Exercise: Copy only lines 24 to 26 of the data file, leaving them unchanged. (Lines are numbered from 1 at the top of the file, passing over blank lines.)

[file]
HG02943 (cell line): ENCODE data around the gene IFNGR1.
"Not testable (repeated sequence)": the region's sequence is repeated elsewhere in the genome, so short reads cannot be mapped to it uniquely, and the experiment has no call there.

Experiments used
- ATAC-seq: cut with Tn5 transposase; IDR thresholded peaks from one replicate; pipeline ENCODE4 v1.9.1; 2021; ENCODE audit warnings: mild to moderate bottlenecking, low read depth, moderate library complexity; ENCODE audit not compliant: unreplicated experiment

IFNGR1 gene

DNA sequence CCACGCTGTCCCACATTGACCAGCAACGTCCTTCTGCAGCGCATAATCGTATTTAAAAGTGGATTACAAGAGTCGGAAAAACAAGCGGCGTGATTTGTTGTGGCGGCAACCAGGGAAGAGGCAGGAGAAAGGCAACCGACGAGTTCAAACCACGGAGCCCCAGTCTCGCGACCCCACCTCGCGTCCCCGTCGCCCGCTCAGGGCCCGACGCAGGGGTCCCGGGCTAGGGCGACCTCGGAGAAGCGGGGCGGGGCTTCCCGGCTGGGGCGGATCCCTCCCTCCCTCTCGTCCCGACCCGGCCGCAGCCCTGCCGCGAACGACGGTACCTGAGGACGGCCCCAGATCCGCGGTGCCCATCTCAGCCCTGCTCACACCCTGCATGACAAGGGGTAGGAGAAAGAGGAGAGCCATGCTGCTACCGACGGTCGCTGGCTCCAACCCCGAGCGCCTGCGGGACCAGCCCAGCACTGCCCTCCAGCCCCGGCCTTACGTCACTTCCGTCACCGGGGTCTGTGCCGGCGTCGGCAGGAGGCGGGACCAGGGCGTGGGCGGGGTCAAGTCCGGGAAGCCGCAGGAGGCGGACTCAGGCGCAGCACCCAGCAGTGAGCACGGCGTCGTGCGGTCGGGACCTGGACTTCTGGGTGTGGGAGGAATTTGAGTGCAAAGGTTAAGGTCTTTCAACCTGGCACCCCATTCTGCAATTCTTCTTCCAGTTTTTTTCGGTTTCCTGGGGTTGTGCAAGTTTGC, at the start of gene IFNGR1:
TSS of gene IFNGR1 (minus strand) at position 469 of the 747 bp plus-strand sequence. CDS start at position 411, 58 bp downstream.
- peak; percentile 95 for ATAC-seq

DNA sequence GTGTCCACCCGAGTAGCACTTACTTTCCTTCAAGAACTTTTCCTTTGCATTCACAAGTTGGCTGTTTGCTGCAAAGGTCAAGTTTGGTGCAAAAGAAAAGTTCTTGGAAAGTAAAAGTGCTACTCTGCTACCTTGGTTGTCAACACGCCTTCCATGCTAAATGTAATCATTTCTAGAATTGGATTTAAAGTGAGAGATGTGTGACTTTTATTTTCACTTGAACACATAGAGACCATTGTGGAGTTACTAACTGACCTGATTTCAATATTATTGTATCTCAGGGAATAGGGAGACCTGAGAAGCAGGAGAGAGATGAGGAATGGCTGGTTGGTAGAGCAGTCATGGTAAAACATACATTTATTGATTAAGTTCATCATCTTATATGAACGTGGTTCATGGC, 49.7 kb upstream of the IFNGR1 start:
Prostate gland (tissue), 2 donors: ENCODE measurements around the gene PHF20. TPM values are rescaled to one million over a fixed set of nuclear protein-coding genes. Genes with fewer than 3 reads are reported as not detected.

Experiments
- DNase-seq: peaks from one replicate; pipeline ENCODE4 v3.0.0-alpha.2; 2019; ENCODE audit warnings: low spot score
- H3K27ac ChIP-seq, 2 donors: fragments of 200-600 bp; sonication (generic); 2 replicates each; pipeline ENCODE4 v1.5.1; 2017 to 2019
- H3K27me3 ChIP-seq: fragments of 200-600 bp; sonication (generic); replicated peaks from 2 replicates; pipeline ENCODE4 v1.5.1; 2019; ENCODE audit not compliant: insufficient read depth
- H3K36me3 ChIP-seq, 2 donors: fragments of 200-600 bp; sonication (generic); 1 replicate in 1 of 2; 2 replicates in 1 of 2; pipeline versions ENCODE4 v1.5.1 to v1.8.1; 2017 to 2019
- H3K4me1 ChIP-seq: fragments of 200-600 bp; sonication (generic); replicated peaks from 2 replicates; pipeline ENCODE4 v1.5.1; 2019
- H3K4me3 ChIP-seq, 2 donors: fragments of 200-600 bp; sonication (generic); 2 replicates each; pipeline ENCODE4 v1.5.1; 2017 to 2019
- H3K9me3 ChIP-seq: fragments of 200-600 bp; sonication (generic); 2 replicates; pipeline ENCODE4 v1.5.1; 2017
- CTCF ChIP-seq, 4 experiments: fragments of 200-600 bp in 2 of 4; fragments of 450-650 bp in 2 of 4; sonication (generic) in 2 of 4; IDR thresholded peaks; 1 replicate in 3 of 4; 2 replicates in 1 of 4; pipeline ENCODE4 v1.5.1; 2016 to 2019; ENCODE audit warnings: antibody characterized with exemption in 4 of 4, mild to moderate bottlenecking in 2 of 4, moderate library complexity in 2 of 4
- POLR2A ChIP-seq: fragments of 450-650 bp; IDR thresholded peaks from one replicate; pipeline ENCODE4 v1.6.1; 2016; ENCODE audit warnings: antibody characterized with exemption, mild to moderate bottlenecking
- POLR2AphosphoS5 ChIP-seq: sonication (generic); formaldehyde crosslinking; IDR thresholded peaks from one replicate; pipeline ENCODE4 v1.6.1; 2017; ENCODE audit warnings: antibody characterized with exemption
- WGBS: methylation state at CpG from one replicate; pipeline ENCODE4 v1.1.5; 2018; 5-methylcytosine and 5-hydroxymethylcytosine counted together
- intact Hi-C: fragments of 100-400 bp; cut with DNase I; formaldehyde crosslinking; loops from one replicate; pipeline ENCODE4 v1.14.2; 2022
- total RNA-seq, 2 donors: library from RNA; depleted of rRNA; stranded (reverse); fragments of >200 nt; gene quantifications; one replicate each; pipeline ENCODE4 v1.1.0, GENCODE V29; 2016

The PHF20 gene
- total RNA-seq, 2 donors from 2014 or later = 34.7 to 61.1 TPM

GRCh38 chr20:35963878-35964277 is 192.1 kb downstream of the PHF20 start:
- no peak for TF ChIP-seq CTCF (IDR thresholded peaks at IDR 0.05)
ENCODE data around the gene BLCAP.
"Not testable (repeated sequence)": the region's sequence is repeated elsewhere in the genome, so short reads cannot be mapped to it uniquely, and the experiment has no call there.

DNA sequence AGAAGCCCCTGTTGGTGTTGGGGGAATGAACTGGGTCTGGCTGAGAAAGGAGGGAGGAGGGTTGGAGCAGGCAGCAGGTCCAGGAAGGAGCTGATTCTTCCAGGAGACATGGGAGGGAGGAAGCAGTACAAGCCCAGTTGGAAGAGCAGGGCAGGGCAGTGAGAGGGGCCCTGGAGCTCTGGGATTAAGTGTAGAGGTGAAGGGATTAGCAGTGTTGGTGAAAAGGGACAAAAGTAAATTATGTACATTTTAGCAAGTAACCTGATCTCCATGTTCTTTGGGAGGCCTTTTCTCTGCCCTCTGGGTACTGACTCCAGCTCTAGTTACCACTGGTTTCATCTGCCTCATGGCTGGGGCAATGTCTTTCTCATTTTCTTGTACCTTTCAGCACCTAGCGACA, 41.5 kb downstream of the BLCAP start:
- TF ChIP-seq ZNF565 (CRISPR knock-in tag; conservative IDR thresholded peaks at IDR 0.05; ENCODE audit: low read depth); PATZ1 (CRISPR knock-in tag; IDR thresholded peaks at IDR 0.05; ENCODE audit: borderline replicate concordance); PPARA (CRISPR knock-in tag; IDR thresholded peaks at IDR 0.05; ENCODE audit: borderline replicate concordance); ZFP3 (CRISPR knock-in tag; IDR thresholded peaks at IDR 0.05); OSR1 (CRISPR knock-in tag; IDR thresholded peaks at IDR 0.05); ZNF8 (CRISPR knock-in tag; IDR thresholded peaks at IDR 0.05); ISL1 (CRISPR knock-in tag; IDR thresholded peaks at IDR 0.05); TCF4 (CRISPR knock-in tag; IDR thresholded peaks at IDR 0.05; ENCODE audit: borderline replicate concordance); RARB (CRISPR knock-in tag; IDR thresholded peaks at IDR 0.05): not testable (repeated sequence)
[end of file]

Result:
- total RNA-seq, 2 donors: library from RNA; depleted of rRNA; stranded (reverse); fragments of >200 nt; gene quantifications; one replicate each; pipeline ENCODE4 v1.1.0, GENCODE V29; 2016

The PHF20 gene
- total RNA-seq, 2 donors from 2014 or later = 34.7 to 61.1 TPM